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|The Attuned Therapist - Page 5|
Siegel was also drawn to studying the brain because he wanted to know how attachment—whether in infancy and early childhood or later relationships, including therapy—actually affected human neurobiology. How did attachment contribute to neural integration, encouraging cohesion between various mental processes, like cognition and emotion, that engendered in people the capacity to "make sense" of their own past and tell coherent, meaningful stories about their childhood years? Most important, how might therapy promote this astonishing cross fertilization between "external" relationships and "internal" neural processes?
In 1999, in The Developing Mind: How Relationships and the Brain Interact to Shape Who We Are, Siegel himself addressed the question of how therapy might incorporate both attachment principles and the growing knowledge of brain science. Integrating many strands of knowledge (attachment research, neurobiology, cognitive science, developmental psychology, complexity theory), the book made the case for what Siegel termed "interpersonal neurobiology"—the idea that social relationships fundamentally shape how our brains develop, the way our minds construct reality, and how well (or badly) we adapt to psychological stressors throughout life. He proposed that the oil that greases the gears of this grand, interpersonal neurobiological system is emotion—it's through the communication of emotion that attachment experiences organize the brain. That an emotionally rich connection with a therapist can also change both brain and mind seemed axiomatic to him. But according to Siegel, the particular clinical model or approach used was much less important than the attunement of the therapist to what he called the "critical micromoments of interaction" with the client—including tone of voice, facial expression, posture, motion, eye gaze—that "reveal otherwise hidden states of mind." According to Siegel, the most important element in an attachment-based, neurobiologically savvy therapeutic approach was the requirement "that the therapist feel the feelings, not merely understand them conceptually." This was, in a sense, a hands-on, body-on, mind-on therapy, in which the therapist's whole self vibrated like a tuning fork to every quiver in the client's being without, however, losing the basic emotional stability that the client needed to help regulate his or her own runaway emotions.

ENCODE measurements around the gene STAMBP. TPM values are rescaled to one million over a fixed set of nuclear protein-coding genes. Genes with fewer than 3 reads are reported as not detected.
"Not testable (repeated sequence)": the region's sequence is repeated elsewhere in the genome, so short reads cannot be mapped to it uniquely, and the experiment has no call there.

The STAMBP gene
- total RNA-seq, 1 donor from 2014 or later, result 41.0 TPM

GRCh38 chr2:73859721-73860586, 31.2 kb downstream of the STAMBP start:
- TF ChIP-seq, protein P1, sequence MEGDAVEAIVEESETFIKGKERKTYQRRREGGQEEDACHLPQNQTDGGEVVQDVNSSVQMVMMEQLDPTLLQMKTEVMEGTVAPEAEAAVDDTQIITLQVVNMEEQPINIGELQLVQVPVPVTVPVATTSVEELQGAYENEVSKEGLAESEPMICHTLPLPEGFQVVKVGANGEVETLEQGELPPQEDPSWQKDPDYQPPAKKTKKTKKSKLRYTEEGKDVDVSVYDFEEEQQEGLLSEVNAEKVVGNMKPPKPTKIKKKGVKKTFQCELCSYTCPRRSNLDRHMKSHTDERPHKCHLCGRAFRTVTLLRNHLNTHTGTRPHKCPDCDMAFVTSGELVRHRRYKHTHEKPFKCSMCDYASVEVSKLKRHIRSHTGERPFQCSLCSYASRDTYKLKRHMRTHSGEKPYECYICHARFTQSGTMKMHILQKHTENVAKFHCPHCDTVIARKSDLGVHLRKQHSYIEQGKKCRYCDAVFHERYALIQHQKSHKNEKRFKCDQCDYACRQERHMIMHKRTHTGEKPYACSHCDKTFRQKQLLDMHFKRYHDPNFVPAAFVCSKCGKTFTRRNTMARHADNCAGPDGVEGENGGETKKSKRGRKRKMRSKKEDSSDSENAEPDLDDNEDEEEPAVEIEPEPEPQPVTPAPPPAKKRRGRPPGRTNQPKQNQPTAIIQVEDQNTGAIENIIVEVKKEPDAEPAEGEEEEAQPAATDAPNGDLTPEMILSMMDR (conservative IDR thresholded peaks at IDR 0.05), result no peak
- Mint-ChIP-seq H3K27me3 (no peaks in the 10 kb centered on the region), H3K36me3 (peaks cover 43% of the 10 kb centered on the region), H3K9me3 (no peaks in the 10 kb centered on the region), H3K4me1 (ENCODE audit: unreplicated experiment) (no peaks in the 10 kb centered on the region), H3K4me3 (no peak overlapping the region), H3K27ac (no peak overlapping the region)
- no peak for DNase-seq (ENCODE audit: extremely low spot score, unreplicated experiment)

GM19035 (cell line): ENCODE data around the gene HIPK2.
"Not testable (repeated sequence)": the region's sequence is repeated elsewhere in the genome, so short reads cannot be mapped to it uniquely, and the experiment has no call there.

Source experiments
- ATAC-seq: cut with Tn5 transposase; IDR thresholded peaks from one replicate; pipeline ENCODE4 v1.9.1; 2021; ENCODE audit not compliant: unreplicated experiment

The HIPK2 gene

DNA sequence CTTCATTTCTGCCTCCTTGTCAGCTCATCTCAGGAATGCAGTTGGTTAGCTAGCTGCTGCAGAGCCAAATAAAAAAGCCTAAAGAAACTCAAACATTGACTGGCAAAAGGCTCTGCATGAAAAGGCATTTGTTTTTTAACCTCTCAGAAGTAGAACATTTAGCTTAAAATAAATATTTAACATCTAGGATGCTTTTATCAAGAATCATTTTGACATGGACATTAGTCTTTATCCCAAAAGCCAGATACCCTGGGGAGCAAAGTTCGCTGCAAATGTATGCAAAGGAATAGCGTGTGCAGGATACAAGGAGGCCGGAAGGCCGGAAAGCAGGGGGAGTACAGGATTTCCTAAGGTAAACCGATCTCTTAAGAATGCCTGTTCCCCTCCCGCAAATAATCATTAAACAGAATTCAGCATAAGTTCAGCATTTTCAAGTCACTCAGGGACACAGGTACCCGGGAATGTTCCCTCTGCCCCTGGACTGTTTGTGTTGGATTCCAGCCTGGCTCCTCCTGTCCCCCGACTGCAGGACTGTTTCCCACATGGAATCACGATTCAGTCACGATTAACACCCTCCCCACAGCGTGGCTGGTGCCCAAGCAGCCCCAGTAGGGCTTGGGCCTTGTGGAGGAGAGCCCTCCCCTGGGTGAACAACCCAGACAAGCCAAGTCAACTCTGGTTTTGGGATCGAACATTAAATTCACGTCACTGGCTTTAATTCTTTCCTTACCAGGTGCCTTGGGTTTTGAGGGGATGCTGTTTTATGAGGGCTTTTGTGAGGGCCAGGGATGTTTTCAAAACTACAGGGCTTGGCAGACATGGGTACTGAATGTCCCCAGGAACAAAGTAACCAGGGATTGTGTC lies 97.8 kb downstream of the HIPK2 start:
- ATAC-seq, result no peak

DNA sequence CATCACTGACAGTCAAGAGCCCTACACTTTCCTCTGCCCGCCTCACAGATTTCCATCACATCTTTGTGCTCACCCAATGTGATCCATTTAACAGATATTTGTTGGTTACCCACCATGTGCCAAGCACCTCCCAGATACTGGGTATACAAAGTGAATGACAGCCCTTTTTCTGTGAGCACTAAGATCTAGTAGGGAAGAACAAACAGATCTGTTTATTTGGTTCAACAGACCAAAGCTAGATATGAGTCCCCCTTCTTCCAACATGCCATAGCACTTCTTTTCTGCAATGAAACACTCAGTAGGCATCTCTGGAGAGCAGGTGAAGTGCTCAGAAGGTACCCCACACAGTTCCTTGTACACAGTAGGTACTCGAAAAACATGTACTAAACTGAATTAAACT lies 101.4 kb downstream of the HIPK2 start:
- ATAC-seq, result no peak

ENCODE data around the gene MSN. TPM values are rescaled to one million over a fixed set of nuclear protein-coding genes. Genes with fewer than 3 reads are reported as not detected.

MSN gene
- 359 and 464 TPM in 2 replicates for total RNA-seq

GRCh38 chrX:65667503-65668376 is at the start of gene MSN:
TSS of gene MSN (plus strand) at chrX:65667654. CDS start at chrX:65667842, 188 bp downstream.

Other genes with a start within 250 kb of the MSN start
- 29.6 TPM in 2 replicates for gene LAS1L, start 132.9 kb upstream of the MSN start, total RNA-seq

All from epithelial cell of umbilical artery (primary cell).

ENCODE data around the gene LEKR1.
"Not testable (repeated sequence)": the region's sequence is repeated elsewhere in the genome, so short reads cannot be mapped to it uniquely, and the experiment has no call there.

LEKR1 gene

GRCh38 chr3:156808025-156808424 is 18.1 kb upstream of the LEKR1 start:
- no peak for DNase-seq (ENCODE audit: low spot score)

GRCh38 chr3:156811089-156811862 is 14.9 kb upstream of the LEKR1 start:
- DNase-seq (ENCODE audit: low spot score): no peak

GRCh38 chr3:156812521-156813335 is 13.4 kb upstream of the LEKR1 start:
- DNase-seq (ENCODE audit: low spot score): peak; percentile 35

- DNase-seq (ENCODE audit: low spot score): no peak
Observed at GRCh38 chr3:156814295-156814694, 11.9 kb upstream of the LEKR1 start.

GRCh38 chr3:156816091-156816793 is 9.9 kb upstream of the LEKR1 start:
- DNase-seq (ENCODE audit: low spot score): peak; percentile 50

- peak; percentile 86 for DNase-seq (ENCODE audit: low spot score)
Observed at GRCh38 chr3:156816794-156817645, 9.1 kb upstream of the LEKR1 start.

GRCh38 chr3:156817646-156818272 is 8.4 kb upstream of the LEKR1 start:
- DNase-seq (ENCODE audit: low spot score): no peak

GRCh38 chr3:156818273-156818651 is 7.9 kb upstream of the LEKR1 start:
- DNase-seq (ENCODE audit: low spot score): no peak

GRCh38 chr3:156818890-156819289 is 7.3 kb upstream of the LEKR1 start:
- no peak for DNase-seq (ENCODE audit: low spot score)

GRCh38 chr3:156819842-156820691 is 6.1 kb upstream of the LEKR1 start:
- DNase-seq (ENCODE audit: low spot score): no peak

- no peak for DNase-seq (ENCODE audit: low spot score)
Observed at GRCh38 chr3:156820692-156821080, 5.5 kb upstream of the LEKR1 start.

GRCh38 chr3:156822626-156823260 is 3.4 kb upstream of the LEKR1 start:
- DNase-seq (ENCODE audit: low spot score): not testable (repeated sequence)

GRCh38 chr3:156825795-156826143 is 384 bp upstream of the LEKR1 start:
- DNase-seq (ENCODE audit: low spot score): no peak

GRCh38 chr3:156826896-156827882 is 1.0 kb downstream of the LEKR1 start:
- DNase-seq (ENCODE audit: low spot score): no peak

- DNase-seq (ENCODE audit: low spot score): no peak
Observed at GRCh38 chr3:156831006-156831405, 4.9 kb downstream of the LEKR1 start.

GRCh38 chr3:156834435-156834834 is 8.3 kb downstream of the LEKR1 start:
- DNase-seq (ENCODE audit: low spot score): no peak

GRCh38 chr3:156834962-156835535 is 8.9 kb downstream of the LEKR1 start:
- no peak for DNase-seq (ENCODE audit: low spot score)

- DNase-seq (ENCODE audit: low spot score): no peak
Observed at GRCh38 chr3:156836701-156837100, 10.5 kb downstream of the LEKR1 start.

While there are no formal protocols, no standardized techniques or formal methodology for "doing" attachment-based therapy, over the years, some general maxims have emerged informally for bringing attachment issues deep into clinical work. Perhaps four of these maxims, or conditions for therapeutic change, upon which probably most attachment-oriented therapists would agree are: (1) Insecure, ambivalent, avoidant, or disorganized early attachment experiences are real events which can substantially and destructively shape a client's emotional and relational development (the client's adult problems don't originate in childhood-based fantasies). (2) The attachment pattern learned in early childhood experiences will play out in psychotherapy. (3) The right brain/limbic (unconscious, emotional, intuitive) interaction of the psychotherapist and client is more important than cognitive or behavioral suggestions from the therapist; the psychotherapist's emotionally charged verbal and nonverbal, psychobiological attunement to the client and to his/her own internal triggers is critical to effective therapy. (4) Reparative enactments of early attachment experiences, co-constructed by therapist and client, are fundamental to healing.
This isn't psychotherapy for the fainthearted. The therapist must stay present, not only to the client's emotions, but also to her own. This may sound suspiciously like the familiar, old rubric, "be aware of transference and countertransference," but it actually calls for something tougher to do than merely intellectually perform that task. In attachment-based therapy, the therapist is asked to stay in the right brain, fully experience the client's feelings, no matter what comes up for her or what raw emotion is triggered from her own history. In other words, the therapist isn't just an observer of the client's emotional journey or even a disinterested guide, but a fellow traveler, resonating with the client's sadness, anger, and anxiety. Rather than recoiling from the intensity of the client's experience, the therapist is providing—through voice tone, eye contact, expression, posture, as well as words—the stability, the ballast, so to speak, to keep the client feeling not only understood, but safely held and supported. Obviously this kind of demanding work, more than some other modalities, requires therapists to have their own inner act together. "We are the tools of our trade, the primary creative instrument with which we do the work," says California clinical psychologist David Wallin, author of Attachment in Psychotherapy. Our ability to use ourselves effectively in this intense work is therefore inhibited by our own core emotional vulnerabilities. As Wallin has written, "If in childhood a certain quality of expression such as anger cannot be felt or experienced, then we cannot relate to this expression in a patient."